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The Impact of Listening to a Trauma Story


Project Description

Listening to trauma narratives may lead to secondary traumatic stress. Deliberate activation of the prefrontal cortex may buffer the emotional impact of listening to trauma narratives, but to date no study has explored this systematically, whilst controlling for other important psychological and neurobiological variables. The proposed project will examine factors which may protect against secondary traumatic stress.

AIMS AND OBJECTIVES
People exposed vicariously to trauma (e.g., listening to a victim of an assault relate their traumatic experience), can develop related intrusive imagery or secondary traumatic stress (STS)1, with symptoms similar to posttraumatic stress disorder (PTSD), i.e., re-experiencing the traumatic event (e.g., via intrusive images), avoiding trauma reminders, having negative feelings and hyperarousal. Human services professionals are at high risk of developing STS. Among those, trauma therapists (e.g., clinical psychologists, psychiatrists, etc.) working closely with survivors of trauma may be particularly at risk. Certain aspects of empathy and clinical work (e.g. perspective-taking, emotion regulation, etc.) could be protective, as they involve increased activity of brain areas [such as the prefrontal cortex (PFC)] that regulates physiological stress response4. There is however debate as to whether empathy buffers the emotional impact of listening to trauma stories, or increases vulnerability2,3. Another related factor that may also mediate the impact of vicarious trauma is attachment style. Secure attachment has been associated with more empathic responses and lower scores of emotional distress after trauma5. In spite of these findings, no study has yet examined the role played by empathy, attachment style and PFC activity during vicarious trauma exposure in the development of secondary traumatic stress.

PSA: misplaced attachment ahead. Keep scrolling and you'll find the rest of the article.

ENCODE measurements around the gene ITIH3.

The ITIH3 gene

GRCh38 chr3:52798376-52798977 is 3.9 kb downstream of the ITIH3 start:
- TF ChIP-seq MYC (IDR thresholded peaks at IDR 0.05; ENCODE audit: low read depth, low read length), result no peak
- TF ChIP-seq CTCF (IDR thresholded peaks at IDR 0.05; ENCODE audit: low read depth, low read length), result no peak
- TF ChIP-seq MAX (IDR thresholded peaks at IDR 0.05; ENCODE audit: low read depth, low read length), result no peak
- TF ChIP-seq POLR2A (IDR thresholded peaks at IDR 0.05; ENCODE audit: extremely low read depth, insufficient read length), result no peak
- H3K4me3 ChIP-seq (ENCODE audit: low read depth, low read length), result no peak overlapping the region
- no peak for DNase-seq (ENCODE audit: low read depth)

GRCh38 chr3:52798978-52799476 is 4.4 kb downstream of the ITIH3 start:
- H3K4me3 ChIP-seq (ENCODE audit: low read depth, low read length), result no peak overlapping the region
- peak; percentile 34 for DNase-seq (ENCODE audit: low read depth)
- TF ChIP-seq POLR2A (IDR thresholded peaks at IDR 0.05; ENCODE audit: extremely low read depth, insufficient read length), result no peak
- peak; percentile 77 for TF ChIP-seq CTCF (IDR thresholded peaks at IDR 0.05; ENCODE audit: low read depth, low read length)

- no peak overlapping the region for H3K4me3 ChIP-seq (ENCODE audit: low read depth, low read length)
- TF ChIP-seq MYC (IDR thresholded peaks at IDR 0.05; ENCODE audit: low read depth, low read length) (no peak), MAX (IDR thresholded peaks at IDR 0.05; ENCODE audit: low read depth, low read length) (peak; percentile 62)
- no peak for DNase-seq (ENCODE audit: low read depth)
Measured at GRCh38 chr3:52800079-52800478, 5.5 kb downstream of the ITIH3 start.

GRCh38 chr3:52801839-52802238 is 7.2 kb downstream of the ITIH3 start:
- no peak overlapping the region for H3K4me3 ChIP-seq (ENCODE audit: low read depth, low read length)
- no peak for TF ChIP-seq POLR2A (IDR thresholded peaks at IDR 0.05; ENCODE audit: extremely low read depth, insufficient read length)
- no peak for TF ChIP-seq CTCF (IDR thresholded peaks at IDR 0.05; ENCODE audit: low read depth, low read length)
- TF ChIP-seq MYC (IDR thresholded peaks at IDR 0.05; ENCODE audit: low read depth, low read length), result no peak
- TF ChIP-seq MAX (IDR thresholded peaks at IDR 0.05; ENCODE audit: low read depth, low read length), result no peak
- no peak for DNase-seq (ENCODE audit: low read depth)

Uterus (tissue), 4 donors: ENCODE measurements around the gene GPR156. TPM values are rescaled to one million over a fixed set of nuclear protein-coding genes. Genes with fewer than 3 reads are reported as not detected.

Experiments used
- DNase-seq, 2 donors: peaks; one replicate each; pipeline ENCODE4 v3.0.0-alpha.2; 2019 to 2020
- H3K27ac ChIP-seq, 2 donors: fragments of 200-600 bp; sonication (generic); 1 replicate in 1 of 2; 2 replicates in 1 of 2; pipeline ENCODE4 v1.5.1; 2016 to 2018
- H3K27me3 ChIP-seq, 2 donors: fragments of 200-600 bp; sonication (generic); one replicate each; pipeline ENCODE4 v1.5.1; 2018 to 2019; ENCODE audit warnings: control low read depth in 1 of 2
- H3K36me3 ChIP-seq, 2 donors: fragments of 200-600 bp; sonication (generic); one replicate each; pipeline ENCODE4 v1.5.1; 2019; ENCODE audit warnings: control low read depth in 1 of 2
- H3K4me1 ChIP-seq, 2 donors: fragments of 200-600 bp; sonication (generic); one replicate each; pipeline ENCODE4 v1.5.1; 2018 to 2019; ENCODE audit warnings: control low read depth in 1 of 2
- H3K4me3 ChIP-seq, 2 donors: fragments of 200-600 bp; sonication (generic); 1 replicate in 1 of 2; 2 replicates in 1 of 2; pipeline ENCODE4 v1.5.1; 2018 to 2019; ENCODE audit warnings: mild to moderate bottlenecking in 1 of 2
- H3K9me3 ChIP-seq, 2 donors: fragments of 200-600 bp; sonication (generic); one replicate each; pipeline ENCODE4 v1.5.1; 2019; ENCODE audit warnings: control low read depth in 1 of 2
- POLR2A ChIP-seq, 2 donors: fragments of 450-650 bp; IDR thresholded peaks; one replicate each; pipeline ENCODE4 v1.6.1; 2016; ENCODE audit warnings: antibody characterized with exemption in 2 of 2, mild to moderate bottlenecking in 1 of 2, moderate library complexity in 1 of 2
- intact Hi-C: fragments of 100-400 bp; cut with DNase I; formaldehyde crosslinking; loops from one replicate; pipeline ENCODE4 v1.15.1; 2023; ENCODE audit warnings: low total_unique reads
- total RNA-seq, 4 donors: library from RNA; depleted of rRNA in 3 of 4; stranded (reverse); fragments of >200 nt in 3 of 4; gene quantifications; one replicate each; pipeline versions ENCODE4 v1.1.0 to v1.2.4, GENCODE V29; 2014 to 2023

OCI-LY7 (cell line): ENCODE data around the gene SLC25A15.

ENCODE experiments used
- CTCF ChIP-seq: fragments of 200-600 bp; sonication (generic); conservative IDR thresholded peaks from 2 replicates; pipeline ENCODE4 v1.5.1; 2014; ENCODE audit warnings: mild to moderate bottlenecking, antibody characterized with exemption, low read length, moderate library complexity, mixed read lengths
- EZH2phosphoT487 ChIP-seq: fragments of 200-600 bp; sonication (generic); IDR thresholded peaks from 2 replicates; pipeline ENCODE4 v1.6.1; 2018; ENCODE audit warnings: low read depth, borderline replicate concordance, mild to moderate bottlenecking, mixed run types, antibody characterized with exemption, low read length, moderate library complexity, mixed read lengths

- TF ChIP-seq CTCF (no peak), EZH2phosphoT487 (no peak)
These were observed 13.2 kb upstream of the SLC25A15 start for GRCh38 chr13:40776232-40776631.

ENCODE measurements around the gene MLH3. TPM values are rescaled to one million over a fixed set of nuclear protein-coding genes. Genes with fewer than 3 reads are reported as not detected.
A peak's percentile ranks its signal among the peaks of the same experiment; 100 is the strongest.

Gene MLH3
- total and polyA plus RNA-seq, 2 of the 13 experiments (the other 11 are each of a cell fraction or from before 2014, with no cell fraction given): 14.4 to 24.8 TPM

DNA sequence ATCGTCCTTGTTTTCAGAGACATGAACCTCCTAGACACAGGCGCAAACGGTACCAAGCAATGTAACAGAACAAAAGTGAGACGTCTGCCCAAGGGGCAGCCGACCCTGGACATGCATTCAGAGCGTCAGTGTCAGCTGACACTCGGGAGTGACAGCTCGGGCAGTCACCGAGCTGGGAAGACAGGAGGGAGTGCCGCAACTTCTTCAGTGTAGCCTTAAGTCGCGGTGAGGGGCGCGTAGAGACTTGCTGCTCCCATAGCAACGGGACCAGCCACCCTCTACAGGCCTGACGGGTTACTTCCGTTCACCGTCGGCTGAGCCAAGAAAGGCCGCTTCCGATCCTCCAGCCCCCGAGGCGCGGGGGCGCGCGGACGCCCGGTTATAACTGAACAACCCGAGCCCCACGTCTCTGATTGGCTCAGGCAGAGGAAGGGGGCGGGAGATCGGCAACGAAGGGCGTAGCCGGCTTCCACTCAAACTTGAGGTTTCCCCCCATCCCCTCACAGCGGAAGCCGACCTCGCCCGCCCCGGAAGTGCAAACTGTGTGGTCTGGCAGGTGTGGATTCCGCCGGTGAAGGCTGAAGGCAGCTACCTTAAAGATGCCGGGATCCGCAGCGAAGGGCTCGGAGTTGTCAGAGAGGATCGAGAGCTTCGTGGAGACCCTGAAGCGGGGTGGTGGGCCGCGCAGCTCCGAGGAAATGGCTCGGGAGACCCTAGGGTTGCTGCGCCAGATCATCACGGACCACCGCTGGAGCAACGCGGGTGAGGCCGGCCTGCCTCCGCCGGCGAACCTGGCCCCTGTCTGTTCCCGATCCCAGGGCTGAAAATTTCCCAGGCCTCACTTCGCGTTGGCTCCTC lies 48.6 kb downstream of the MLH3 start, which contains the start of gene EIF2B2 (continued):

Furthermore, while research investigating the impact of direct trauma exposure has found an association between PTSD, low cortisol levels, impaired emotion processing and altered activation of brain areas involved in emotion regulation6, the neurobiological alterations associated with listening to trauma narratives are relatively unexplored. In addition, a relevant role may also be played by oxytocin, a hormone involved in socioemotional processing, that has been shown to down-regulate stress activity, reduce anxiety, and increase PFC activity. Still, no study has yet examined the relationship between cortisol and oxytocin released during the exposure to trauma narratives in relation to PFC activity and its effects on STS or intrusive imagery.

The proposed study will explore the relationship between prefrontal cortex activity and hormonal responses (cortisol and oxytocin) induced by listening to trauma stories on the development of intrusive imagery. Furthermore, we will investigate whether performing cognitive tasks while listening to trauma stories (with the purpose of increasing PFC activity) will prevent intrusive imagery. We will also investigate the moderating role played by empathy and attachment, and whether therapists’ (mental health professionals working with those who have mental health difficulties) have increased intrusive imagery following exposure to a narrated trauma story compared to non-therapists.